“A lot of my friends got into activism by seeing what can be accomplished when you contribute to a cause”
Inspired by activists from across the globe learning their rights and spreading a global culture of human rights, the Transformative Power of Human Rights Education series is a window into the stories of the human rights defenders that have taken part in Amnesty’s human rights education initiatives. The series sheds light on the transformative power of HRE and the actions these activists go on to take.
Maria Qossayer is a Human Rights Education activist in Lebanon.
How has Human Rights Education and the workshops or training you’ve taken encouraged you to take action?
The workshop I took with Amnesty’s Human Rights Academy put me on the right track in my activism. It taught me how to be efficient by coming up with a structured and organized plan of action and committing to it to get to my end goal.
My teammates and I are currently working on changing the discourse among the student body towards migrant workers in Lebanon. We are taking action against the kafala system that is in place and hoping to have it abolished. The workshop showed me how easy taking action can be if we set the right plan. It gave us the necessary push to work on our own project.
What has been the most difficult moment of activism and what helped you overcome it?
I believe that being an activist in a country that violates human rights on daily basis is a difficult decision that every single one of us has made. We see oppression happening all around us towards women, the LGBTQIA+ community, migrant workers, refugees. However, it becomes very difficult for us to fight these causes and raise awareness because our freedom of speech has been taken away from us. Personally, the most rewarding moments is being acknowledged by none-activists who encounter you at a protest and say “there are people who care about human rights, there’s hope”.
What has been the most rewarding moment for you during your time of activism?
Despite the many setbacks we’ve encountered, and we are still encountering on a daily basis, we cannot deny the snowball effect that all our work has led to. I have attended the Women’s March every year, an event that holds strong joy and meaning to me. One of my most rewarding moments has been seeing over time at these protests trans women raising their flags with no fear.
A fond and memorable moment I experienced was the time I took a lead role in a forum theatre play about sexual harassment. The play was performed in a closed community where, through interaction with the crowd, we were able to send the message that it’s never a woman’s fault to be assaulted. It is important to remember that in order to make a change on a bigger scale, one needs to start by having an impact on their surroundings. I am proud that I was able to take part in that, even if for now it’s limited to my own community.
What has been a frustrating moment in your activism? How do you get past it?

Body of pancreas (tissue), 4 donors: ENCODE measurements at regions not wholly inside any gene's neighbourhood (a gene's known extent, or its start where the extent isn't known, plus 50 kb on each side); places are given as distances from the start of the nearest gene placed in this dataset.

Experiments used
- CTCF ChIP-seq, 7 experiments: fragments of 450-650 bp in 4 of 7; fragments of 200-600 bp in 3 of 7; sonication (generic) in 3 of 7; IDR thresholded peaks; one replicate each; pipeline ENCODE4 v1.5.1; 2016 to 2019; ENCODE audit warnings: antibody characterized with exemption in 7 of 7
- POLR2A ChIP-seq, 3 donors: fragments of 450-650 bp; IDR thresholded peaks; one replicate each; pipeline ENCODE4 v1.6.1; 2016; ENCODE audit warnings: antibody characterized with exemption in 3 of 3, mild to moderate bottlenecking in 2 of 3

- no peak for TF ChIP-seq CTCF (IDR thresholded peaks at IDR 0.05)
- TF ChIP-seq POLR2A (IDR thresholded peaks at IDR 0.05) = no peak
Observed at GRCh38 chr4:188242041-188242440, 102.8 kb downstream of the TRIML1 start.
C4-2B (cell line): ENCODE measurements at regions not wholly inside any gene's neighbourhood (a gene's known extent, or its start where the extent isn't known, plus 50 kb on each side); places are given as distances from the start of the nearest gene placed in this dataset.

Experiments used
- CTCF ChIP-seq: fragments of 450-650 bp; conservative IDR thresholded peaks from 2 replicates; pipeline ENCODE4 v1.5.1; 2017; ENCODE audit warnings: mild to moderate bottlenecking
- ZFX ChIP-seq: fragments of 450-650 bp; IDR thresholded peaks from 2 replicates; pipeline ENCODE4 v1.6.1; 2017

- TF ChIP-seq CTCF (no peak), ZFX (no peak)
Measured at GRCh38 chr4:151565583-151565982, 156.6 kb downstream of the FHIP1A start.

I participated in three election campaigns with the civil society, two municipality elections and one parliamentary, all of which we lost. I have been truly disappointed after each one since the same politicians have been in power for years, our economic state is going downhill and the justice system is corrupt. Nonetheless, the same people get re-elected over and over again.
The difficult part is getting back up after every campaign that I’ve put hard work, time and dedication into. I am still confident that one day the right people will finally lead the country. But I am aware that it’s a long process and we need to all work towards getting there. Seeing activists who have been fighting for the same causes year after year and looking back at the accomplishments they have completed has given me great inspiration. Sometimes, these accomplishments are as simple as getting the word out there, but I still think it is a very important part of the job that really awakens more people about the causes.
How has your activism contributed to your community?
My activism has affected my surroundings significantly. A lot of my friends got into the activist scene by seeing what can be accomplished when you contribute to a cause. I like to encourage people to be more proactive by showing them the different types of activism, like raising awareness, volunteering, donating, protesting… I find it my duty to educate people around me on topics by pointing out injustices and unfairness. We are changing society one person at a time.
If every person on the globe knows what they are entitled to, what rights they have, and starts demanding them, the world will be a better place and we will no longer face oppression.
What is something you wish you could change with your activism?
Many people still don’t know that most Lebanese laws have been set and unchanged since the French mandate. Many still don’t know how the vagueness in our laws gives room for misuse and abuses. They still haven’t realized that the Kafala system we have is deeply and shamefully racist and rooted in slavery. People aren’t aware of the circumstances non-Lebanese people’s must endure in Lebanon. Most importantly, so many people wish to change these unfortunate realities we still live in, but don’t know how to.
I want to change that!